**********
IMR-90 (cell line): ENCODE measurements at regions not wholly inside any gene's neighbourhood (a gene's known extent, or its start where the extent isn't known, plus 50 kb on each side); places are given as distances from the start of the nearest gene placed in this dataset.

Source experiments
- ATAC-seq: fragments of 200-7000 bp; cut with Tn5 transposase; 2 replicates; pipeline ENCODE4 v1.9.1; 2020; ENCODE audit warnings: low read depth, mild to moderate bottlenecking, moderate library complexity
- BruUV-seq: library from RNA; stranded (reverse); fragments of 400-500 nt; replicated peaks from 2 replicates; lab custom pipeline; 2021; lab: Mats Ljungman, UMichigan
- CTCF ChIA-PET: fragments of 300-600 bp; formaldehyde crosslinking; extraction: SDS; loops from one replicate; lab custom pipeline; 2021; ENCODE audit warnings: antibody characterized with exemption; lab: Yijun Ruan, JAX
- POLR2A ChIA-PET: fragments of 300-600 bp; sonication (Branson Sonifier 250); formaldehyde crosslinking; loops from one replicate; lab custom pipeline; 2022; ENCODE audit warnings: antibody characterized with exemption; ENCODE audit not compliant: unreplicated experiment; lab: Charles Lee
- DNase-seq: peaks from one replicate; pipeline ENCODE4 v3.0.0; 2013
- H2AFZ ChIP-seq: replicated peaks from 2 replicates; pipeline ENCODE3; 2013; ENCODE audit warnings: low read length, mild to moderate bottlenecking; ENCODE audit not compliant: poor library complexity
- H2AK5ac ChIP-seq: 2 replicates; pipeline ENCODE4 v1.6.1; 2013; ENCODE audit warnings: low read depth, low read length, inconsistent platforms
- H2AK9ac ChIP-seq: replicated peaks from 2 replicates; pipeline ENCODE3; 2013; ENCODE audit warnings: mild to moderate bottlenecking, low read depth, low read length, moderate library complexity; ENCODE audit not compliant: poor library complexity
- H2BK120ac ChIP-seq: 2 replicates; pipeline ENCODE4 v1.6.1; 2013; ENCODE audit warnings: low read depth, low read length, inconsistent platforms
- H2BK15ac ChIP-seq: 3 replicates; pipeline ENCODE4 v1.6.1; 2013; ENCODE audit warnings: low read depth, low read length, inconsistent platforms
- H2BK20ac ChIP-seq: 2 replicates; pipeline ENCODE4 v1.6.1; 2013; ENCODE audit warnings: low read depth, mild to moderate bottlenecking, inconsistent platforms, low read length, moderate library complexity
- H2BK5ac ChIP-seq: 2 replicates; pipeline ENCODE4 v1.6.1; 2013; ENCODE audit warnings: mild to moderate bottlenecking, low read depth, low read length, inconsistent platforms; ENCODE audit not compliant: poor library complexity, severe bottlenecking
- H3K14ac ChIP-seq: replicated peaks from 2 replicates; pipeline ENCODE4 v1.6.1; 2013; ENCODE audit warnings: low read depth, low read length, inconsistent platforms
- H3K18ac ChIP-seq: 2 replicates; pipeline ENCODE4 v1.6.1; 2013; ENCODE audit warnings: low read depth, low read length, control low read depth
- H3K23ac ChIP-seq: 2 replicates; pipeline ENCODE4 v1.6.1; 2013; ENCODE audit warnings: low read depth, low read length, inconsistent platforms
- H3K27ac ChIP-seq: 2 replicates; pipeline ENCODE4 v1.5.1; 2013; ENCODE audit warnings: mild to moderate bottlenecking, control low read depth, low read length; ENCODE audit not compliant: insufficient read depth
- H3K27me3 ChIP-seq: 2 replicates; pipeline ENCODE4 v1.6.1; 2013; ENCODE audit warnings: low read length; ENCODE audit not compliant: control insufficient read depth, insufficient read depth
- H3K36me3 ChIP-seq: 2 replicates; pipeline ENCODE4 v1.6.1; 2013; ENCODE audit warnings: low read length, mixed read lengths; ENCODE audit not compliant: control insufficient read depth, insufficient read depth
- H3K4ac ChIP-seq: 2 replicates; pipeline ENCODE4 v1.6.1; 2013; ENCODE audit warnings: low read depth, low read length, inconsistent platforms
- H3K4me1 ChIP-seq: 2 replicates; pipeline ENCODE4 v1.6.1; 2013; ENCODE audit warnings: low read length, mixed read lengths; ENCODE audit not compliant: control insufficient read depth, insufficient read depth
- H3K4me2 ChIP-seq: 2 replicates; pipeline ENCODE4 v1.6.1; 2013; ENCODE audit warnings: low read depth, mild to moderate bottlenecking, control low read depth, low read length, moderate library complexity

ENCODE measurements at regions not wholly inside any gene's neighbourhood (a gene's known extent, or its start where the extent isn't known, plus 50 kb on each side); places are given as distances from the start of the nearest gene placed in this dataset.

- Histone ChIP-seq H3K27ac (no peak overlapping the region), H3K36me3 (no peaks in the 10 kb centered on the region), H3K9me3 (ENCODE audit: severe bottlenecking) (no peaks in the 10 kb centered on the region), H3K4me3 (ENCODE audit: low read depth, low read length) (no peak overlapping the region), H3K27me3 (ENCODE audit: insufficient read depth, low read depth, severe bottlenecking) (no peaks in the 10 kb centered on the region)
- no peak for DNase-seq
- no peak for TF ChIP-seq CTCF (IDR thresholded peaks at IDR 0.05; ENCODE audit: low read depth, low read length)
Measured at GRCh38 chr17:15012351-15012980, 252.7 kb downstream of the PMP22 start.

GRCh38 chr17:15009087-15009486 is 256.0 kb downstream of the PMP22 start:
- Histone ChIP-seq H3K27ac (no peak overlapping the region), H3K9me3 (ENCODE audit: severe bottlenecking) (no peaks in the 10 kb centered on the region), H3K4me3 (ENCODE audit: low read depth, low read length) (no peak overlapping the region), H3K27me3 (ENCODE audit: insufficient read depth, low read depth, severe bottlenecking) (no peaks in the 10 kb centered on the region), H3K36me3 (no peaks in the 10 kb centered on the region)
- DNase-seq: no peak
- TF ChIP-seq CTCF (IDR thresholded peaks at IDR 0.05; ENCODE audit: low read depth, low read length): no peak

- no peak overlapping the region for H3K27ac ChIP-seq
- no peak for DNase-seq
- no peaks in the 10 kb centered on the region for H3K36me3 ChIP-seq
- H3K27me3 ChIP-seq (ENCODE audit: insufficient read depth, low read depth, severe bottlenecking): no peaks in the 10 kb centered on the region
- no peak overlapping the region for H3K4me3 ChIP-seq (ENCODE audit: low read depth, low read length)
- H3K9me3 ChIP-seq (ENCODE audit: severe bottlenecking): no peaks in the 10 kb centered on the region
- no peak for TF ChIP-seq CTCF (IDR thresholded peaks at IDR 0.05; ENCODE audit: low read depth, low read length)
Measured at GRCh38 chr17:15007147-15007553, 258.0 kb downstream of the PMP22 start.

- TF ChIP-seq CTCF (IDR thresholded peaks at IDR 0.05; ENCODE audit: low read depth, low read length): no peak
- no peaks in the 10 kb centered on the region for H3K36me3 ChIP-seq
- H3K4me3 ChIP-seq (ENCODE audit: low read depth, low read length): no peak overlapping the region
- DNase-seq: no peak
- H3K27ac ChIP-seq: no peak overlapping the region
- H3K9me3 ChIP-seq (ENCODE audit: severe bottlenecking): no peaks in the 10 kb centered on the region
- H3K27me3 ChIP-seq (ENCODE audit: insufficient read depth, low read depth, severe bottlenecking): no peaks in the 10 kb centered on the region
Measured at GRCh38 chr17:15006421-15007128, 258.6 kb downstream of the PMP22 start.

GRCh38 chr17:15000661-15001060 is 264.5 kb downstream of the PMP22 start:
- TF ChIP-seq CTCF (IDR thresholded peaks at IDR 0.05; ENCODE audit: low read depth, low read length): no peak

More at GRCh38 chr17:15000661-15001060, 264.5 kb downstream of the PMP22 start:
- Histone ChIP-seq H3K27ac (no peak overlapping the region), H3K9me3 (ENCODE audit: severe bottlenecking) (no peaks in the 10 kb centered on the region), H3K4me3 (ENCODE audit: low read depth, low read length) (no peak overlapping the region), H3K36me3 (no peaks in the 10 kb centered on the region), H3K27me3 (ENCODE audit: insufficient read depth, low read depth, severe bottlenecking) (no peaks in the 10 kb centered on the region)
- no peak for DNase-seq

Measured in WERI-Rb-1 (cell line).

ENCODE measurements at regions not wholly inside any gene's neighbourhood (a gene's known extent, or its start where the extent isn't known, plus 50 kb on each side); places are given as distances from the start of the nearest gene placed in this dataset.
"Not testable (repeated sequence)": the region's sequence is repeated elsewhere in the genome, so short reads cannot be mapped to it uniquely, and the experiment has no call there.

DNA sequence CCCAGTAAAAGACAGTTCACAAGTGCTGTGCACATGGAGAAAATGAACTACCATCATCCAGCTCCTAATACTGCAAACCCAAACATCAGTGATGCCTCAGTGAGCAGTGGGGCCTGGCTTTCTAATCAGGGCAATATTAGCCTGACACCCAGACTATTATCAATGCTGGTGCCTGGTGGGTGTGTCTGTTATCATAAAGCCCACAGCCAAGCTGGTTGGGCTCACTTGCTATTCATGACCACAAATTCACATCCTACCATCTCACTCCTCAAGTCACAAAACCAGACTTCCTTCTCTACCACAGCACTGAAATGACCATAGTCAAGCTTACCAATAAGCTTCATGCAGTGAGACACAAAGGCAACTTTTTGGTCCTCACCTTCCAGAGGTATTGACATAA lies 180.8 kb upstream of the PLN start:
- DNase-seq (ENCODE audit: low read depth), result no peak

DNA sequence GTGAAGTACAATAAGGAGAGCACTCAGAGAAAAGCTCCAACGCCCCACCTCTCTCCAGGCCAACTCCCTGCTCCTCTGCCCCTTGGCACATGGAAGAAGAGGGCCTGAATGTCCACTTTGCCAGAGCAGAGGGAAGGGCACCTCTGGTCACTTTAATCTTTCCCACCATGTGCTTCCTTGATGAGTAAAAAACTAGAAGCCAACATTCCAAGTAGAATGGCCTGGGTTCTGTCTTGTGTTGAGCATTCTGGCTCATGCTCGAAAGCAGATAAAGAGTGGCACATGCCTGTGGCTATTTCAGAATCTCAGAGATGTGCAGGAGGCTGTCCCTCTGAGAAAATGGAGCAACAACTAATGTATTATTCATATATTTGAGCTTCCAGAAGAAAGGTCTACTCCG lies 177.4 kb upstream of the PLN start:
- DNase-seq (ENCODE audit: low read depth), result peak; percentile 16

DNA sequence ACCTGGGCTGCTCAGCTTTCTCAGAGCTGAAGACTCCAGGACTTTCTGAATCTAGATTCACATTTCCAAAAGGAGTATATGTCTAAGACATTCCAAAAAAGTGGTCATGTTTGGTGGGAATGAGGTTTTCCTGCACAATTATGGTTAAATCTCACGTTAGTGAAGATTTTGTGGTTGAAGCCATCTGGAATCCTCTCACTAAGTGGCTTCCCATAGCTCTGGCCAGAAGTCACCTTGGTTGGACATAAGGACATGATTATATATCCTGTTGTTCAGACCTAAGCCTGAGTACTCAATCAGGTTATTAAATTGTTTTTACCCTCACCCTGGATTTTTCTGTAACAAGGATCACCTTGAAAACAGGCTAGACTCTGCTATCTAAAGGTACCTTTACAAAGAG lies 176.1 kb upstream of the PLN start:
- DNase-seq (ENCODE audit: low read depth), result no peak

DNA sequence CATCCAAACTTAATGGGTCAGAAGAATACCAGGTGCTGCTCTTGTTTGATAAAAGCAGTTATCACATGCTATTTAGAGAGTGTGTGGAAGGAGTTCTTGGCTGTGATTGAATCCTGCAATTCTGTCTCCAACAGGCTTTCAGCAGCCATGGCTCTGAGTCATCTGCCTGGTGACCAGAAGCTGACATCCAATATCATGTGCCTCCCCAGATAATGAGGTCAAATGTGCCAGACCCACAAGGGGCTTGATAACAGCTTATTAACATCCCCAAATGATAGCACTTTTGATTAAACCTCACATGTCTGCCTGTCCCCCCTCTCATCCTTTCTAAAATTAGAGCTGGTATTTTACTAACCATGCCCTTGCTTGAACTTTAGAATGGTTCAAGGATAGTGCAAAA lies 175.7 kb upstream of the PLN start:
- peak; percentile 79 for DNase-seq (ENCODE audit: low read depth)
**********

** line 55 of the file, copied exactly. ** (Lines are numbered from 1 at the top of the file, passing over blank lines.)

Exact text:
ENCODE measurements at regions not wholly inside any gene's neighbourhood (a gene's known extent, or its start where the extent isn't known, plus 50 kb on each side); places are given as distances from the start of the nearest gene placed in this dataset.